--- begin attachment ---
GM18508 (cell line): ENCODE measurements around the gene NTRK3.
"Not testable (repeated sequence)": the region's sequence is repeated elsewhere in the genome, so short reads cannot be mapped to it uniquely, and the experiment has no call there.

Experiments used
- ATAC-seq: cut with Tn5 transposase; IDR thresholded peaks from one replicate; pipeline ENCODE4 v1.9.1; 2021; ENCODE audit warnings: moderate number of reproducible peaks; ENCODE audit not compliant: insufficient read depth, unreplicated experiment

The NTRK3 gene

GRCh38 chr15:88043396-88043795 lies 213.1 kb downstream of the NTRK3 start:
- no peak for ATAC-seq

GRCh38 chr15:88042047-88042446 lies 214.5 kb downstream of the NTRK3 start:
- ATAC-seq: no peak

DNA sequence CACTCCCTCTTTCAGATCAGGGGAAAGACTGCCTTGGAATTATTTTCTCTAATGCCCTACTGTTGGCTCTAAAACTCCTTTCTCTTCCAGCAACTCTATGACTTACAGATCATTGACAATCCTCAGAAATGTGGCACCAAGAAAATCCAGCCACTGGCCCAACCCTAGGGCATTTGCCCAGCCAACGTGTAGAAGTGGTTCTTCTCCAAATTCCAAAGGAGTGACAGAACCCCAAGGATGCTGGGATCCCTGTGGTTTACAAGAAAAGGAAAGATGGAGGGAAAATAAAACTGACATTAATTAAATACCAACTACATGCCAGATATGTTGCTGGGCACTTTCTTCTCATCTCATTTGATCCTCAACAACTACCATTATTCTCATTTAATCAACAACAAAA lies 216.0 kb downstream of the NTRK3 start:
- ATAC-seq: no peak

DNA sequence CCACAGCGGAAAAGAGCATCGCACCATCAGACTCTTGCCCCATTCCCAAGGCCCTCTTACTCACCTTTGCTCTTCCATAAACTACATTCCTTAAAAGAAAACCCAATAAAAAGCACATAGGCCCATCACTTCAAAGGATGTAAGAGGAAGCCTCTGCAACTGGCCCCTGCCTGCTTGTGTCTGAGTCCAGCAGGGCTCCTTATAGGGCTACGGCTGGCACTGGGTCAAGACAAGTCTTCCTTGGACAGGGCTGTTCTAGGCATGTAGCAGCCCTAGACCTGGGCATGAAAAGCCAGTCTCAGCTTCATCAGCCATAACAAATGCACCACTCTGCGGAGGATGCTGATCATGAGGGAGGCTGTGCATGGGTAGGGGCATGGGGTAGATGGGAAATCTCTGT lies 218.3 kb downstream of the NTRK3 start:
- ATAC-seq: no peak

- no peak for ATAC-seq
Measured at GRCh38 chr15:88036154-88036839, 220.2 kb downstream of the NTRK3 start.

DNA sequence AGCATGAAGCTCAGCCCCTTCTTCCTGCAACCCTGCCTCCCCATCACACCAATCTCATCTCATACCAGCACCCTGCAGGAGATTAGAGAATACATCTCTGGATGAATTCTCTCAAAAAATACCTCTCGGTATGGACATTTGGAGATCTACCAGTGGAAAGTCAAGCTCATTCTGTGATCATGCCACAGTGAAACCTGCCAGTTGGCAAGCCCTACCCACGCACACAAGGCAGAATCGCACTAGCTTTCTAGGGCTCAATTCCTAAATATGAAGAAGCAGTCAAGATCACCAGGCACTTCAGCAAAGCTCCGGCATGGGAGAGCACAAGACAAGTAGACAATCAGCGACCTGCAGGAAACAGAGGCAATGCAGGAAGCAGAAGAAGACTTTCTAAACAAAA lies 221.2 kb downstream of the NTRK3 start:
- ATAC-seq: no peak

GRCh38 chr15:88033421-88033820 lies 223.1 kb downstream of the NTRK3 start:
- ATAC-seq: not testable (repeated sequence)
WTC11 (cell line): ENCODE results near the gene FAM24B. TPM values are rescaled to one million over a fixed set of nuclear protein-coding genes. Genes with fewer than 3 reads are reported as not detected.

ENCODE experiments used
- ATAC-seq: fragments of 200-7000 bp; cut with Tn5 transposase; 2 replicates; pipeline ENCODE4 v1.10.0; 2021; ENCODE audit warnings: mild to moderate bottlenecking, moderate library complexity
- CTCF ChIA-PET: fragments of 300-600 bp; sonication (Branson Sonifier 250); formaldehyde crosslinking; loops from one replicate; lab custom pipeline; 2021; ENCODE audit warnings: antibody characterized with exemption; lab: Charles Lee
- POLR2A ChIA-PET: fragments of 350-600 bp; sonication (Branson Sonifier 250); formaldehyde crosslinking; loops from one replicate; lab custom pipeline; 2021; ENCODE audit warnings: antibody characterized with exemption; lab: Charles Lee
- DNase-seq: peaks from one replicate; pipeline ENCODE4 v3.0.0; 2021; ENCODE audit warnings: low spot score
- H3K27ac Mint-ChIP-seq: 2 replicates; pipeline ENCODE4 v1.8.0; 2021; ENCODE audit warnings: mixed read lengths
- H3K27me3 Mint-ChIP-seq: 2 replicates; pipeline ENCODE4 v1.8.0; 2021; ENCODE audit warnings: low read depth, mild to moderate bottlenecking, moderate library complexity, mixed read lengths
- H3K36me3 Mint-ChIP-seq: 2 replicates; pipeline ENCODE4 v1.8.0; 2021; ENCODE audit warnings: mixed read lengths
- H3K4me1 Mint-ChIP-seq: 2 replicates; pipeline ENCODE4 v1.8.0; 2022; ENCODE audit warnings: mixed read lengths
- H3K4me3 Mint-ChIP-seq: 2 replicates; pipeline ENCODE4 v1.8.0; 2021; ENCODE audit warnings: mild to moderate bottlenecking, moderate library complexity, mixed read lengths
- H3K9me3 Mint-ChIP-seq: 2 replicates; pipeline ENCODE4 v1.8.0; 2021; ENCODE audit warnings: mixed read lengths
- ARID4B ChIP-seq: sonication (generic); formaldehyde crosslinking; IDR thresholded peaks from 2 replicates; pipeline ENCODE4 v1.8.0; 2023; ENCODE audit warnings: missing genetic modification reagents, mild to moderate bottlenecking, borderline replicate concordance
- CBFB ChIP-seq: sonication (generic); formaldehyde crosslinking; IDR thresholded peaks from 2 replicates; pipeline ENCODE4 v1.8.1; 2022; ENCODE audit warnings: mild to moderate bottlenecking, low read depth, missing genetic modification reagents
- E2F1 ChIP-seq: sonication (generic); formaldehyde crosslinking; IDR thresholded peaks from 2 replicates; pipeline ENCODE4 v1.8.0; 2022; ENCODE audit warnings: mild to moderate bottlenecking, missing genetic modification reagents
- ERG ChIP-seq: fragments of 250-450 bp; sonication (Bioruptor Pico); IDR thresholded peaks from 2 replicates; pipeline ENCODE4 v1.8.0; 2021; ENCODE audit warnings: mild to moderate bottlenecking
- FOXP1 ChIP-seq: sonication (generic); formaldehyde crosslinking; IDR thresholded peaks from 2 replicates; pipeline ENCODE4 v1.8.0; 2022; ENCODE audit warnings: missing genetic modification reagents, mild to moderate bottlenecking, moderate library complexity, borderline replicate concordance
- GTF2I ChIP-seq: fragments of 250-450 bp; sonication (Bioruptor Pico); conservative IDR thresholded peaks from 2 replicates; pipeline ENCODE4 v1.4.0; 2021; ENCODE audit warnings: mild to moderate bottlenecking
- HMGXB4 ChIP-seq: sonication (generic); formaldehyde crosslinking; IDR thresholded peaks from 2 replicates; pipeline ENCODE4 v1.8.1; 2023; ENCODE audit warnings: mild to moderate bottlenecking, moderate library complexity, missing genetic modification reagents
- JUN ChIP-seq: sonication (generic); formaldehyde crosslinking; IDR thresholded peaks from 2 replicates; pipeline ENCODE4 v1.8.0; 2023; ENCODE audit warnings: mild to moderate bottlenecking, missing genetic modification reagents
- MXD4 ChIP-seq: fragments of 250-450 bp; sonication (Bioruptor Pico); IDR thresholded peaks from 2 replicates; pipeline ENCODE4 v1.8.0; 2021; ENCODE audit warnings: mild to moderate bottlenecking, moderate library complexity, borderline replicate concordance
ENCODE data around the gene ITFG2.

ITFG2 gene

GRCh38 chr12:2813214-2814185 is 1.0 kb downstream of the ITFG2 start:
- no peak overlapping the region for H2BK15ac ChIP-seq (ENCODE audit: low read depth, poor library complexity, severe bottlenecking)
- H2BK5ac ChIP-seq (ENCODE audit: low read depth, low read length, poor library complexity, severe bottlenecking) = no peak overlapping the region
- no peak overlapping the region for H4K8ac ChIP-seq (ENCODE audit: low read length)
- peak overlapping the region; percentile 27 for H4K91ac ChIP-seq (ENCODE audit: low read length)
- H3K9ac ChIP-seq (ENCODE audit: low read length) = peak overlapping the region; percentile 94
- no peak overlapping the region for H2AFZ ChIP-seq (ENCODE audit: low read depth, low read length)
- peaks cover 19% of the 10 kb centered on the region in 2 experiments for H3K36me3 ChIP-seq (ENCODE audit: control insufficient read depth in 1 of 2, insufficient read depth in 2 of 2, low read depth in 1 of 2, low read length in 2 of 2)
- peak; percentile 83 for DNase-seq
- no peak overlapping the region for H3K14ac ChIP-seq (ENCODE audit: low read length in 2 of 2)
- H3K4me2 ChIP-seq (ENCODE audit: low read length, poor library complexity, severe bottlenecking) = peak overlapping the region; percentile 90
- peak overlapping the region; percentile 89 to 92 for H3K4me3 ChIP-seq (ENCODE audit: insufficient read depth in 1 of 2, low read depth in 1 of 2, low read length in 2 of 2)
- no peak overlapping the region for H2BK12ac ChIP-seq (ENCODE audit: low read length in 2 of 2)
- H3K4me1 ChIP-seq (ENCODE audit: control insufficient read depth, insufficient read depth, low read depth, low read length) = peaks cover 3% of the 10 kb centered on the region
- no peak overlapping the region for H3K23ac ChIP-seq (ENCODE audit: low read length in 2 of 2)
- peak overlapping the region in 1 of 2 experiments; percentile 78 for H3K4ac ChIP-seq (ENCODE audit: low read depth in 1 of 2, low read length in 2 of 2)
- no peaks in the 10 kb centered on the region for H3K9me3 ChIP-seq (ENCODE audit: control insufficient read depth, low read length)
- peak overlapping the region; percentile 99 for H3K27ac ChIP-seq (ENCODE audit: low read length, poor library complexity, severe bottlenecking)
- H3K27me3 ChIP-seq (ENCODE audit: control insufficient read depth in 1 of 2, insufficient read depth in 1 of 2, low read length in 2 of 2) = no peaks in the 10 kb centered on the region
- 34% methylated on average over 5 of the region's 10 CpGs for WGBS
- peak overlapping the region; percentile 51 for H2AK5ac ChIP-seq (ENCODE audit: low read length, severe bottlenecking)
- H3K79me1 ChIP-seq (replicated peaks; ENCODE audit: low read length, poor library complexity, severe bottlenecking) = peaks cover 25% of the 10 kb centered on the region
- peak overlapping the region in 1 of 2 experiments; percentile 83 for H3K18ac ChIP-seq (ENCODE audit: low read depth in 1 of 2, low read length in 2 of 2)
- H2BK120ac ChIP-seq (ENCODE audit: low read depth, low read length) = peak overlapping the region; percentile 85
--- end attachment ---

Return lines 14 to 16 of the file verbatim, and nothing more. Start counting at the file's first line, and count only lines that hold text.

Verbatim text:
- no peak for ATAC-seq
Measured at GRCh38 chr15:88036154-88036839, 220.2 kb downstream of the NTRK3 start.

DNA sequence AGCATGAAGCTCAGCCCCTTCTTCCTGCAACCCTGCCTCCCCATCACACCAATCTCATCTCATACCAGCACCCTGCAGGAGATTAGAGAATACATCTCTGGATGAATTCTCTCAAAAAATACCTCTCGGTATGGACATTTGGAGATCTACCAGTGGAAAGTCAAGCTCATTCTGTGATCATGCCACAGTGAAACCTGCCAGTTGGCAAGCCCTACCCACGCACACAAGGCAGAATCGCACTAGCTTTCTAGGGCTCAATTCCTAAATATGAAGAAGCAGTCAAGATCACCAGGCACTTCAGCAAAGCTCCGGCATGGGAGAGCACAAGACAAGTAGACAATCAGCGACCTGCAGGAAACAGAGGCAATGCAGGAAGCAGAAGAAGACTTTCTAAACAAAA lies 221.2 kb downstream of the NTRK3 start: